Tuesday, May 28, 2019
JACKSON, Miss. (AP) — Political discussions about water policy in Mississippi have long focused on concerns about how to control flooding and let people earn a living without creating environmental harm.
Few people who lived through the great Mississippi River flood of 1927 are still around, but their recollections of hardship have been passed down through generations.
And there's no need to look to the past to find the misery of longterm flooding: Thousands of acres have been underwater for months in the Mississippi Delta and could remain that way well into the summer, so some farmers won't be able to plant corn and soybeans.
Along the Gulf Coast, biologists and fishermen alike are concerned about how the saltwater ecology has been affected by freshwater flowing into the Mississippi Sound since the opening of a spillway that helps protect New Orleans from flooding.
Decisions about water policy are inherently political.
Western states limit water use during droughts. Alabama, Georgia, and Florida have engaged in a long legal battle over who has rights to water from rivers. Places like Flint, Michigan, have made national headlines with dangerous drinking water.
In Mississippi this year, concerns about flood control are intensifying because of what's happening in the Delta and on the coast.
Democrats and Republicans alike are talking about water.
In a speech May 9 on the U.S. Senate floor, Republican Sen. Cindy Hyde-Smith of Mississippi said the federal government should complete a massive pump project that's designed to help drain water from the confluence of the Yazoo and Mississippi Rivers.
"Today's flooding in Mississippi should not be happening," Hyde-Smith said. "It's time for the federal government to step up and make good on its promises. It's time for the federal government to listen to the people in need of help and to help them."
In early April, U.S. Environmental Protection Agency Administrator Andrew Wheeler confirmed his agency is reconsidering a 2008 EPA decision to kill the pump project.
The administration of President George W. Bush rejected the pump project amid concerns about its potential impact on wetlands and wildlife. Opponents say huge pumps could worsen flooding downstream.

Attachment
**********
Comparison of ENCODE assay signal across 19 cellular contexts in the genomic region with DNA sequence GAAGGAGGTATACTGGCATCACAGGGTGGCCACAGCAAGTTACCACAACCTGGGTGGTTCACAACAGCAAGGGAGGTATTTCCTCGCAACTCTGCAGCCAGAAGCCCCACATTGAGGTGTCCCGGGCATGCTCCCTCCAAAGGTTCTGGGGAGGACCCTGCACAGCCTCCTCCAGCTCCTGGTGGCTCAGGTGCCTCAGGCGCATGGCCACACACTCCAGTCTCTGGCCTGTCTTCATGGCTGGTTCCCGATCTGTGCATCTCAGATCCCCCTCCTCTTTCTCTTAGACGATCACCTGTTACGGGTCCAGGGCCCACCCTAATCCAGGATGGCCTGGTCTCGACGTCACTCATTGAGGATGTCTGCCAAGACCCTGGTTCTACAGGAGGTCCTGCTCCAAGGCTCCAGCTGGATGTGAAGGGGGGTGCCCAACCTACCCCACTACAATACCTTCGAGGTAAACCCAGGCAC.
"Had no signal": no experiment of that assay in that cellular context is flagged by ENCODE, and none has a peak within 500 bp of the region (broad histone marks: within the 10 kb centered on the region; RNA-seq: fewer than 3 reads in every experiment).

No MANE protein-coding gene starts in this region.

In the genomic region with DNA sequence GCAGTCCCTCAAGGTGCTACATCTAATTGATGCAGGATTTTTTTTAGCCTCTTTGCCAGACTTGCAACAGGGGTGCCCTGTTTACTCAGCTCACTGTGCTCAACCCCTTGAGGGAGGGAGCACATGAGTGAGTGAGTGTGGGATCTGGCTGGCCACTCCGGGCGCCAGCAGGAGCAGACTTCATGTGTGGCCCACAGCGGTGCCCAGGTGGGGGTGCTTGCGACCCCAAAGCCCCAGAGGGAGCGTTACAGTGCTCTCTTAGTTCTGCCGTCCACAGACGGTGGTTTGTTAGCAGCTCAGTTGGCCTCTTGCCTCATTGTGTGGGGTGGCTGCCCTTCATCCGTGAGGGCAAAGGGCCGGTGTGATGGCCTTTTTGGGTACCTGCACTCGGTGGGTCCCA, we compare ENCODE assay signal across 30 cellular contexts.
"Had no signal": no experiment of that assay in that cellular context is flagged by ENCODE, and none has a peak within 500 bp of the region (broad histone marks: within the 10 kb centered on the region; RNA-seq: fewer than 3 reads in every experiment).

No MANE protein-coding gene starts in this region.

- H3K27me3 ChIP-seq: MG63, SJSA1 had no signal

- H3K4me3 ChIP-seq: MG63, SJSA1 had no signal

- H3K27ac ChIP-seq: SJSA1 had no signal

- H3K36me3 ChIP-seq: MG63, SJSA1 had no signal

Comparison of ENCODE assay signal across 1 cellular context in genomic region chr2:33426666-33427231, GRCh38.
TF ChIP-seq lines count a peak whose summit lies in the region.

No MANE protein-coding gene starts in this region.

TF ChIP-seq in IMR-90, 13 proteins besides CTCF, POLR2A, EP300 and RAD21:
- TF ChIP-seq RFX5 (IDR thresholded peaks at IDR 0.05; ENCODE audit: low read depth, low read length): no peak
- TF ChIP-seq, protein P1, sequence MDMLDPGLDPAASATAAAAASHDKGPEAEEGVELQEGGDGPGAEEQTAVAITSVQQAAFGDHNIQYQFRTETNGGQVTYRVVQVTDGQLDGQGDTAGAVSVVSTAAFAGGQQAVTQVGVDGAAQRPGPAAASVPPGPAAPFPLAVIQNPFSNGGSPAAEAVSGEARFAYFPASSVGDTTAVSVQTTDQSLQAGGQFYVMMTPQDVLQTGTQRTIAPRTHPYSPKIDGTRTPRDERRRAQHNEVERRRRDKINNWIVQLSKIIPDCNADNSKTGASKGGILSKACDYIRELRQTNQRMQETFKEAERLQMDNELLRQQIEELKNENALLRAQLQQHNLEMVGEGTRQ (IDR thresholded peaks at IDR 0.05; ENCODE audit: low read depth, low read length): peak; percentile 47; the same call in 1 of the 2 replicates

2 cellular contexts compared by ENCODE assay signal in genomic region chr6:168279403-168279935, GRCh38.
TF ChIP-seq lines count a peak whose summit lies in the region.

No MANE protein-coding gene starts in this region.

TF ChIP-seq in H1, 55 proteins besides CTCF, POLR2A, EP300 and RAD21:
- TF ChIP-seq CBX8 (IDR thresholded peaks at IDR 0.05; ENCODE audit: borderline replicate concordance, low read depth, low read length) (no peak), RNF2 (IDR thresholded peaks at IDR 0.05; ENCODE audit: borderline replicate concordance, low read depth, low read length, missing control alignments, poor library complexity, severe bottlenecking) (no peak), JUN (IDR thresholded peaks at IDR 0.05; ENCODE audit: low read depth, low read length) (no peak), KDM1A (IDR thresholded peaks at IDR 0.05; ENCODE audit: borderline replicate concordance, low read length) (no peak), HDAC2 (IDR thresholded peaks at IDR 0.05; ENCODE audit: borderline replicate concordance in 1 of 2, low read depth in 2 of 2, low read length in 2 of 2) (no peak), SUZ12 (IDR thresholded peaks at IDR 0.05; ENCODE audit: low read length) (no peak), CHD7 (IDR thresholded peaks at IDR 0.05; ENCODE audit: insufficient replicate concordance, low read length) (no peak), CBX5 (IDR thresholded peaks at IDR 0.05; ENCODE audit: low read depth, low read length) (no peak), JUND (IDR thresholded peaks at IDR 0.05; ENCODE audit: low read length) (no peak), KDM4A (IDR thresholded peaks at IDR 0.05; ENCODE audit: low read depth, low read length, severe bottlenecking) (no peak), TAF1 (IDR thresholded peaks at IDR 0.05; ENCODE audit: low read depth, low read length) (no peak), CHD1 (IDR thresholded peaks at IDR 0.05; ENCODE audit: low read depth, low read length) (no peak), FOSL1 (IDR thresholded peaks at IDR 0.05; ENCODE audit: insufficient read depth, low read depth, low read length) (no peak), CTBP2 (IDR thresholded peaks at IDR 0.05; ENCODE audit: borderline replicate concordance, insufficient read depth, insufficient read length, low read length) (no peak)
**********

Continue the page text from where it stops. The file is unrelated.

The late Republican Sen. John McCain of Arizona once called the pump proposal for Mississippi "one of the worst projects ever conceived by Congress." Louie Miller, director of the Mississippi Sierra Club calls it "a special interest giveaway" and "an agricultural drainage project designed to drain wetlands so that a handful of large landowners can expand production on lands that regularly flood."
The pump proposal is supported by prominent Mississippi officials, including Gov. Phil Bryant, Lt. Gov. Tate Reeves and U.S. Sen. Roger Wicker, who are all Republicans, and U.S. Rep. Bennie Thompson, a Democrat whose district would be most affected.
The state's Democratic attorney general, Jim Hood, has expressed concerns about how federal flood management projects are affecting the Mississippi Gulf Coast. Hood last week publicly released a letter he sent to the U.S. Army Corps of Engineers about the opening of a spillway north of New Orleans.
"The opening of the Bonnet Carre Spillway on the Mississippi River by the Corps of Engineers has allowed freshwater and pollutants to flow through Lake Pontchartrain into the Mississippi Sound, killing dolphins and sea turtles and adversely impacting the seafood industry," Hood said in a statement.
Hood said he knows the Corps of Engineers is concerned about the potential for flooding around New Orleans.
"Meanwhile, our Delta farmers may not be able to plant a crop this summer," Hood said. "I want to make sure that the Corps is considering all of its options in flood management. Moreover, I want the federal government to know that the state of Mississippi intends to have it losses compensated or mitigated."